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Interview with Brochus brewery

In Antwerp, Belgium, Roel and Nick are hard at work at what just might be the world’s smallest brewery. Producing one-off, experimental batches the quality of which is clear just from their paper wrapped, wax sealed packaging.

Having met playing tennis when they were 9, they began homebrewing together while they were students, it wasn’t long before the two set up Brochus brewery. A truly unique brewery – using the Grainfather to create limited edition, never to be repeated beers. A few members of our team were in Belgium on a fact-finding mission recently and were lucky enough to meet Roel and Nick and speak to them about the challenges they have faced and what inspired them to make the move to commercial brewing.

Nick and Roel

1. Why did you start Brochus?

We were students who started homebrewing and we had a lot of fun with it, as well as some good results. As our studies were coming to an end we were asking ourselves what we wanted to do for our careers. We decided to try brewing more seriously. When we started we had next to no capital. We needed a little of course, which we borrowed from our parents. It has taken us a lot of work to get set up and we have been lucky to have the support of our friends, family and people who have tried our beers.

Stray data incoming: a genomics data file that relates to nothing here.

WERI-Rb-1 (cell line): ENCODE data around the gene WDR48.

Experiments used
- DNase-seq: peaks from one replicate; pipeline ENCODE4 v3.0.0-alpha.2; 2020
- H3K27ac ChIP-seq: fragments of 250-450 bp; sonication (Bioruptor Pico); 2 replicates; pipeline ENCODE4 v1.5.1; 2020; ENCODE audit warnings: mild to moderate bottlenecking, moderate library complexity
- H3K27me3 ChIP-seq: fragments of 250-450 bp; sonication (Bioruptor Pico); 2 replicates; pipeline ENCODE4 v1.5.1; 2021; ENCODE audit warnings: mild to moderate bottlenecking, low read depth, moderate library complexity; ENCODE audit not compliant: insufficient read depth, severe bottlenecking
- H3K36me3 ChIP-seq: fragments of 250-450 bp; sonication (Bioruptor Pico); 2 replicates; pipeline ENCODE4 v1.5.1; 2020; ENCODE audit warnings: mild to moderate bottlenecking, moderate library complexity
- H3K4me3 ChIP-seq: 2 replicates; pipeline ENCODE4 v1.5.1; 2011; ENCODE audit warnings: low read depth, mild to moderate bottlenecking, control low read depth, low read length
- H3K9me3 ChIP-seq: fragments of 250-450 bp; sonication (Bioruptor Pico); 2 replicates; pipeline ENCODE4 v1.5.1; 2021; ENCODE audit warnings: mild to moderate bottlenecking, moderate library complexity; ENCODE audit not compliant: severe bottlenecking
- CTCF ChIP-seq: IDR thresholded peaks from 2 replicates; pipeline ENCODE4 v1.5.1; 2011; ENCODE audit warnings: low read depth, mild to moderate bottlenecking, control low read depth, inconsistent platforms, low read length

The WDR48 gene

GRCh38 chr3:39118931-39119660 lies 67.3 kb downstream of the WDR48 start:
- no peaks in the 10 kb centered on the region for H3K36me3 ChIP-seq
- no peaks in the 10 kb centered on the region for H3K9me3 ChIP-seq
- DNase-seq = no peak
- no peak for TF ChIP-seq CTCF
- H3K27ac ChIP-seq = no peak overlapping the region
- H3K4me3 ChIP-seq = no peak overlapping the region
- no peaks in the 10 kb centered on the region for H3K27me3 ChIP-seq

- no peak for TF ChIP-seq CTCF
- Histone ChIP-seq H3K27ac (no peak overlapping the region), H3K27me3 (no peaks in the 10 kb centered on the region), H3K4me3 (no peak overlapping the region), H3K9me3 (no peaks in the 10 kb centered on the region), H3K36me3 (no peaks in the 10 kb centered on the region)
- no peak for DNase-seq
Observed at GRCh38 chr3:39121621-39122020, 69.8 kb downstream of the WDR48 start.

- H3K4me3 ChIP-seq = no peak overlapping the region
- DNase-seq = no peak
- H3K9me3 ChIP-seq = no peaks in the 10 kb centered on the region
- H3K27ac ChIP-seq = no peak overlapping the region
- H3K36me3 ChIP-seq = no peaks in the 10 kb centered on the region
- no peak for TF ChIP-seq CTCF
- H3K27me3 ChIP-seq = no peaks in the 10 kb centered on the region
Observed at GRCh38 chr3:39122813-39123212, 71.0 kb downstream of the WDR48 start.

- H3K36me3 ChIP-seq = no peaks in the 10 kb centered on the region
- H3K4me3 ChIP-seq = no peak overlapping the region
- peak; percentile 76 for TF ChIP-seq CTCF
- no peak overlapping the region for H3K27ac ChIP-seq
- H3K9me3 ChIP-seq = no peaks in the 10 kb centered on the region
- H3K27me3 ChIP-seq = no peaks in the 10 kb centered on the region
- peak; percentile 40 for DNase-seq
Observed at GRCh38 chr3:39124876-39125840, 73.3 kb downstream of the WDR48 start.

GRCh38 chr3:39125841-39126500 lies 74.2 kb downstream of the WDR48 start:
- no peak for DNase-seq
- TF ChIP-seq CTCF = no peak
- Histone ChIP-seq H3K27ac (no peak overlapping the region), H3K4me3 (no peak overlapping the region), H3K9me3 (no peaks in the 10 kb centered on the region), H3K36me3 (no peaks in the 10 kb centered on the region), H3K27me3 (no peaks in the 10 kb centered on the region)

2. What do you look for in a good craft beer?

I’m looking for balance and a beer that stays interesting. If you take your time with a beer, it warms up slightly in the glass. This can reveal new flavours and aroma’s.

3. What is your favourite beer you have made?

For Nick it is our ordinary bitter, a traditional British style, very low in alcohol (around 3.8%) but very flavourful. For myself, a couple of the porters we have brewed stand out but probably the first Scottish ale we made. That was perfection, for me at least.

We never make the same beer twice because even if we make something and we like it we’re already thinking, what can we change? What different hops or yeast could we use? At the size we are it doesn’t make sense to try to go for volume.

4. Are you enjoying the challenge of bringing your uniquely styled product to commercial status?

It hasn’t been a real challenge for the beers we brew in the Grainfather. The volumes were small enough for us to be able to just sell them to our close circle and, later on, a restaurant. Many different styles were brewed and sold this way.

The “sales challenge” began when we started upscaling some of our recipes to 20hl or just under 3.000 bottles. This happens externally of course. We’ve done this for a Saison and a Red Ale. The first beer we released this way, was the Edelsaison. For the eventual recipe, we’ve done about 20 saisons in the grainfather, many of which were also sold. We consider the Edelsaison to be our interpretation of the style.


5. What challenges have you faced so far?